The third installment of Marvel’s The Falcon and the Winter Soldier dropped on Friday, April 2. Part of me wishes it had been dropped on the 1st and been followed with a good old fashioned “April Fools’!” from the (super)powers that be, but sadly that was not the case. Needless to say, I was disappointed this week.
I’ve held out with some high hopes thus far, and while it seems Marvel is in fact hinting at painting John Walker’s Captain America as the actual Problematic Character™ (which is something I was hoping for in last week’s review), the show’s creators simply do not seem to be having as much fun with this series as they did with WandaVision. Surprising, given the extraordinarily heavy content the WandaVision team had on its plate going in to the series. Perhaps, though, it is unfair to compare the two. I credit this lackluster shine of The Falcon and the Winter Soldier‘s mostly to the fact that Marvel simply did not give enough thought to Bucky and Sam as independent human beings outside of Steve’s storyline. They have now bitten off more than they can chew: finally acknowledging Sam as a Black man in the world and his struggles as such, trying to grant adequate awareness (read: screen time) to the state of Bucky’s mental health, allowing the “villains” to make a very real, human point, and folding it all into one neat little limited series plotline. Nobody can argue that the show doesn’t make sense, but it feels calculated, without the heart we’ve all come to expect and anticipate from Marvel.
Further, this episode banked on surprise reveals throughout, which fell flat for me. First, we have Bucky and Sam’s teaming up with Zemo to pinpoint the location of the new super soldier serum, which, granted, was actually revealed at the end of episode 2. Daniel Brühl’s reappearance was actually one of my favorite parts of the episode, not because of the shock or “wow” factor, but because I genuinely enjoyed his balance between playfulness and gravitas as he strutted from scene to scene. Zemo led the team to the second Big Reveal, which was one for the diehard comic fans: the city of Madripoor, where laws and the lawless run amok. The city’s origin hails from none other but Marvel’s X-Men comics. What role that may or may not play in future episodes is unclear, but the arrival there felt a bit random and clunky to me, and Sam’s throwaway laugh lines regarding the new locale did nothing but add to its disjointed effect.
Plot-wise, in Madripoor the group encounters none other than Sharon Carter, who we haven’t heard of or from since Civil War. She equates another big name drop and reveal, and while Carter is a logical character choice to bring out of the woodwork for help when our leads need it most, I needed there to be more focus on what actually happened to her for there to be sufficient motivation for her spot on the team. Her story – a story that could be a spinoff series on its own – is merely glanced over as she provides Bucky, Sam and Zemo with a place to rest in the dangerous-but-not-as-dangerous section of Madripoor, and helps them locate the mastermind behind the super serum’s reemergence. Her character is still enjoyably played by Emily VanCamp, but not so much to distract from the overall disengagement of the episode.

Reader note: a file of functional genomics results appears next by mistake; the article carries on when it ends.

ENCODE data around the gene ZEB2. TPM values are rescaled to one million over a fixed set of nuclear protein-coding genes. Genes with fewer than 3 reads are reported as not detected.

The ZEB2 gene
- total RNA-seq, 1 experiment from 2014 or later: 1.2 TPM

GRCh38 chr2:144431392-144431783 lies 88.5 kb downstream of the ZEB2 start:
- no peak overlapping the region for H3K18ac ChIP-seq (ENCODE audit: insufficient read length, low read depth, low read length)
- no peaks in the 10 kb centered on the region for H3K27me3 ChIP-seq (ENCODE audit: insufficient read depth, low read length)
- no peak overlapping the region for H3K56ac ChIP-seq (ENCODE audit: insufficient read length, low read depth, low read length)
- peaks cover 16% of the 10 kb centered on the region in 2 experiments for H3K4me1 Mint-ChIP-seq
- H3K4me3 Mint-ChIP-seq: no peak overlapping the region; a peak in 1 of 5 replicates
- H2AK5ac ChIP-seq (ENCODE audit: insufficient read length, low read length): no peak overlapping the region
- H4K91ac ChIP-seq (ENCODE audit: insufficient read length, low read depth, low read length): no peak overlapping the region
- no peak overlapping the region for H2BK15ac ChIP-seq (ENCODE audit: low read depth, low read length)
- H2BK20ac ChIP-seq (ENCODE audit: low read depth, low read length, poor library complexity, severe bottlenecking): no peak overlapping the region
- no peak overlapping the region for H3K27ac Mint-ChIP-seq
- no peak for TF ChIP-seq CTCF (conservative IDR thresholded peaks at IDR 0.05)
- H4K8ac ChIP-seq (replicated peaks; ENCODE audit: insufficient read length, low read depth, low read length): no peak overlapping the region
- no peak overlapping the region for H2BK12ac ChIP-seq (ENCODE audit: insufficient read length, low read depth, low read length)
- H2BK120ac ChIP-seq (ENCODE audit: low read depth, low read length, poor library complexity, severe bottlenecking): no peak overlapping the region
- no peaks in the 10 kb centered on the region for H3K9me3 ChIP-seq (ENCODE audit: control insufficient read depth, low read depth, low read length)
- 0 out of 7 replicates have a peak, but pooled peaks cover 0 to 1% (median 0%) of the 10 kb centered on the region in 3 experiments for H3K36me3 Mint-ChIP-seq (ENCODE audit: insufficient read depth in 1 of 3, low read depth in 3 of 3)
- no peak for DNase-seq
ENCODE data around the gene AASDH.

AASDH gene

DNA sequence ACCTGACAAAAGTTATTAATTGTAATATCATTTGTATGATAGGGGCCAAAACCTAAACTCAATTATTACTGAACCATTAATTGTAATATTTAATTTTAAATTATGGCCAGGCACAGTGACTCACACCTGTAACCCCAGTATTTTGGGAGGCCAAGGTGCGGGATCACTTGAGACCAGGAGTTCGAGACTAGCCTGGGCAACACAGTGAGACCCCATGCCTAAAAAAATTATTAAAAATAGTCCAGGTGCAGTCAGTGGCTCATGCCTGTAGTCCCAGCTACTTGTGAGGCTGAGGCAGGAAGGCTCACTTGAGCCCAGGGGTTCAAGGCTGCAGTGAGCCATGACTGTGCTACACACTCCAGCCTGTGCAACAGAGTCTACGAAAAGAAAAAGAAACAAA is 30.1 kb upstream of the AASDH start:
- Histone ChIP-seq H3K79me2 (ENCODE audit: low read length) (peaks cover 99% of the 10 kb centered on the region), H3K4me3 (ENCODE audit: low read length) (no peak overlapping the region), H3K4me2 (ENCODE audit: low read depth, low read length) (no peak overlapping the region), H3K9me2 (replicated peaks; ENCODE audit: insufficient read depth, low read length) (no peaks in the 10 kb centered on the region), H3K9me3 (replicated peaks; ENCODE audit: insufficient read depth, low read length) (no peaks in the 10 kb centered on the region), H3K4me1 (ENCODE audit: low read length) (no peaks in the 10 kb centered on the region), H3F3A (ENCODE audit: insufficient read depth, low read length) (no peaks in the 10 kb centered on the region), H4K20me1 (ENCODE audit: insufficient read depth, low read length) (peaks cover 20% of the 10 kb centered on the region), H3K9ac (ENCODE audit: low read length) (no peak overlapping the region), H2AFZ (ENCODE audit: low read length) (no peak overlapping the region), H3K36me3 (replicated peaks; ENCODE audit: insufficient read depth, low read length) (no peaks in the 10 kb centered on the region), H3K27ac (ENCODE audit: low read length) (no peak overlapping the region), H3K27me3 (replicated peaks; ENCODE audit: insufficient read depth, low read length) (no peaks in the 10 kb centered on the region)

After a hellish escape attempt from the un-blipped good doctor’s secret lab, where the trio learns that Karli Morganthau stole the 20 remaining vials of super soldier serum in existence, they shoot Dr. Nagel and make a narrow escape from the seemingly unlimited bounty hunters that have gotten word of their whereabouts. The episode leaves us with one last HUGE reveal: Bucky, leaving Zemo and Sam to their own devices, comes face to face with Ayo, the Wakandan warrior, with whom he apparently has unfinished Zemo-centric business.
I adore Ayo, which is why I felt cheated by her reappearance in an episode that had so heavily relied on reappearances and shocker moments that it forgot to include a real story. I am looking forward to next week, though, as we will undoubtedly see more of her.
- John Walker was supremely American™ and even more annoying in this episode, if that was even possible. Even his second in command seemed to be getting fed up with him. That personality swap can be read not just as a statement on his character, but as one on the larger issues with the American government, a message Marvel may be intentionally or unintentionally sending.
- Karli went a little too far as well when she blew up an establishment she had just robbed with people still inside, which was an interesting dynamic to see from both the standpoint of John having also crossed a line in his role (as mentioned above) and that of her fellow Flag Smashers. Her defense, “this is the only language these people understand,” is weak, and I suspect she knows it. What happens when Robin Hood’s merry men suddenly aren’t feeling so chipper? We’ll have to wait and see.
- I must admit, the character of Bucky has lost my interest again. I need to see more to him than sulking, and quickly, if I’m to give a damn by the series finale.